The obsession with over-the-top-hardware conference badges means that we as attendees get to enjoy a stream of weird and wonderful electronic gadgets. But for the folks putting these conferences on, getting a badge designed and manufactured in time for the event can be a stressful and expensive undertaking. To keep things on track, the designs will often cut corners and take liberties that you’d never see in commercial products. But of course, that’s part of their charm.
As a case in point, the OLED display on the 2019 KiCon badge is held on with just four soldered header pins, and can easily be bent or even snapped off. So [Jose Ignacio Romero] took it upon himself to develop a 3D printable mount which integrates with the PCB and gives the display some mechanical support. Any KiCon attendees who are looking to keep their badge in peak fighting condition for the long haul might want to start warming their extruders.
The design of this upgrade was made all the easier thanks to the fact that the KiCon badge is (naturally) open hardware. That meant [Jose] could import the PCB files directly into FreeCAD and have a virtual model of the badge to work with. This let him check the clearances and position of components without having to break out the calipers and measure the real thing.
Playing around with the virtual assembly, [Jose] quickly realized that the mounting holes in the OLED display don’t actually line up with the holes in the PCB; potentially why the screen didn’t get mounted on the final hardware. Once this misalignment was characterized, he was able to factor it into his design: the PCB side gets screwed down, and the screen snaps into printed “nubs” on the top of the mount.
Hackaday Editor-in-Chief [Mike Szczys] was on hand for KiCon 2019, and was kind enough to share the experience with those of us who couldn’t make it in person, including his own bout of hacking this very same badge.
Eagle and Fusion are getting all the respect for integrating electronic and mechanical design, but what about KiCad? Are there any tools out there that allow you to easily build an enclosure for your next printed circuit board? [Maurice] has one solution, and it seamlessly synchronizes KiCad and FreeCAD. KiCad will give you the board, FreeCAD will give you the enclosure, and together you have full ECAD and MCAD synchronization.
This trick comes in the form of a FreeCAD macro (on the Github, with a bunch of documentation) that loads a KiCad board and components into FreeCAD and export them as a STEP file. You can align the KiCad board in FreeCAD, convert STEPs to VRMLs, check interference and collision, and create an enclosure around a KiCad board.
KiCad has gotten some really great visualization tools over the past few years, and we would be remiss if we didn’t mention it’s one of the best ways to visualize a completed circuit board before heading to production. Taking that leap from electronic CAD to mechanical CAD is still something that’s relatively rare in the KiCad ecosystem, and more tools to make this happen is always wanted.
Join us Wednesday at noon Pacific time for the KiCad and FreeCAD Hack Chat led by Anool Mahidharia!
The inaugural KiCon conference is kicking off this Friday in Chicago, and KiCad aficionados from all over the world are gathering to discuss anything and everything about the cross-platform, open-source electronic design automation platform. As you’d expect, Hackaday will have a presence at the conference, including a meet and greet after party. There’ll also be talks by a couple of our writers, including Anool Mahidharia, who’ll be taking time out of his trip to the States to drop by the Hack Chat with a preview of his talk, entitled “Fast 3D Model Creation with FreeCAD”.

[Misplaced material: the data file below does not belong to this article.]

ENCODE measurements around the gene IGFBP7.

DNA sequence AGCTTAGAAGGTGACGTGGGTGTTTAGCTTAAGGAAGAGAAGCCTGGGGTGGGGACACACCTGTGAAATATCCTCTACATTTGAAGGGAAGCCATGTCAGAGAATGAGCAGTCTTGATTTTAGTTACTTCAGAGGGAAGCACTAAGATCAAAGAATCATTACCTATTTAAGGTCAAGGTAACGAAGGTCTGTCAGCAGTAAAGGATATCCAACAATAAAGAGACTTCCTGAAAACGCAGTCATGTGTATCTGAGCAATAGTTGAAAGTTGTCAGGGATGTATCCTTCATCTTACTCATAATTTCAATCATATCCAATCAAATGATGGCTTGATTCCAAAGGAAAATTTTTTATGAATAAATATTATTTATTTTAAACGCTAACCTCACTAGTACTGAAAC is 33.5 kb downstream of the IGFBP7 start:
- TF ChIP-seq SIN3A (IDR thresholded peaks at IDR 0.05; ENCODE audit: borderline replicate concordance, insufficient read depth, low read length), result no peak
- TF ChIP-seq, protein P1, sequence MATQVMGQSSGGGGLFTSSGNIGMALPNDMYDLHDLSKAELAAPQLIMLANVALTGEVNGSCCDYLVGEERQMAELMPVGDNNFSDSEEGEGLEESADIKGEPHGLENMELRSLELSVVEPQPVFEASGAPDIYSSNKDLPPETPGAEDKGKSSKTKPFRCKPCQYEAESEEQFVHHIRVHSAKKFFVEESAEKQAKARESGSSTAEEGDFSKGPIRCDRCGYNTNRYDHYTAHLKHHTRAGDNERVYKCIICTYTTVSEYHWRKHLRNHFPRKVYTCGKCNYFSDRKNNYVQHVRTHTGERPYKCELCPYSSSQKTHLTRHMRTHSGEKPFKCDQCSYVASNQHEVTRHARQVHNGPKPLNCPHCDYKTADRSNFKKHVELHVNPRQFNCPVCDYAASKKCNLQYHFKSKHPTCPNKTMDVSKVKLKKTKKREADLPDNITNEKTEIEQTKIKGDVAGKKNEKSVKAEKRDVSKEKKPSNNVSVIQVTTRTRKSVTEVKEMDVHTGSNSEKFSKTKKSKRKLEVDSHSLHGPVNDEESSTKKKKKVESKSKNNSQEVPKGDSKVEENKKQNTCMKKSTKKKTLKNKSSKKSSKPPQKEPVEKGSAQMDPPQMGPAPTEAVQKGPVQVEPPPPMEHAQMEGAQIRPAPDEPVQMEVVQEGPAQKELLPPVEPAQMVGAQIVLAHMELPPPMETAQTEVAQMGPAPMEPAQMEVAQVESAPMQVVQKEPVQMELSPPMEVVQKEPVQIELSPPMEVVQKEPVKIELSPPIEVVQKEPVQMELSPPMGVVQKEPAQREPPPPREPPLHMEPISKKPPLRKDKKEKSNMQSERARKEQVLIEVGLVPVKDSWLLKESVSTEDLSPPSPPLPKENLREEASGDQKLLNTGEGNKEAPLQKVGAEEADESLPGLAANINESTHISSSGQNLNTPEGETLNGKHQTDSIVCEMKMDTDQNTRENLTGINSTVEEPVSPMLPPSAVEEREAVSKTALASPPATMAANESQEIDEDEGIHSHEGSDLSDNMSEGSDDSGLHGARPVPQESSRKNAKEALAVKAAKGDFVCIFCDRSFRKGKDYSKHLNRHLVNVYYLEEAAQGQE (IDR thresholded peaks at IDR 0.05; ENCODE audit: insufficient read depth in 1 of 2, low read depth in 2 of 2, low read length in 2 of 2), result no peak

Join us for the KiCad and FreeCAD Hack Chat this week with your questions about KiCad and FreeCAD. If you’ve got some expertise with electronic design tools, make sure you come by and contribute to the discussion too — we’d love to hear your insights. And as always, you can get your questions queued up by leaving a comment on the KiCad and FreeCAD Hack Chat event page and we’ll put them on the list for the Hack Chat discussion.
Our Hack Chats are live community events in the Hackaday.io Hack Chat group messaging. This week we’ll be sitting down on Wednesday, April 24, at noon, Pacific time. If time zones have got you down, we have a handy time zone converter.
Click that speech bubble to the right, and you’ll be taken directly to the Hack Chat group on Hackaday.io. You don’t have to wait until Wednesday; join whenever you want and you can see what the community is talking about.
File this one away for your mad scientist costume next Halloween: [bitluni]’s Pocket Jacob’s Ladder is the perfect high voltage accessory for those folks with five dollars in parts, a 3D printer, and very big pockets.
[bitluni]’s video shows you all the parts you’ll need and guides you through the very simple build process. For parts, you’ll require a cheap and readily-available high-voltage transformer, a battery holder, some silver wire for the conductors, and a few other minor bits like solder and a power switch.
Once the electronics are soldered together, they’re stuffed inside a 3d printed case that [bitluni] designed with FreeCAD. The FreeCAD and STL files are all available on Thingiverse. We’re not sure what type of jar [bitluni] used to enclose the electrodes. If your jar isn’t a match, you’ll have to get familiar with FreeCAD or start from scratch with your favorite CAD package.
Either way, we enjoy the slight nod toward electrical safety and the reuse of household objects for project enclosures.
If you’re interested in a Jacob’s Ladder with significantly higher voltage we’ve got you covered, or we’ve also written about another tiny portable Jacob’s Ladder.
The full video is embedded after the break.
Continue reading “Pint-sized Jacob’s Ladder Packs 10,000 Volts In A Pickle Jar”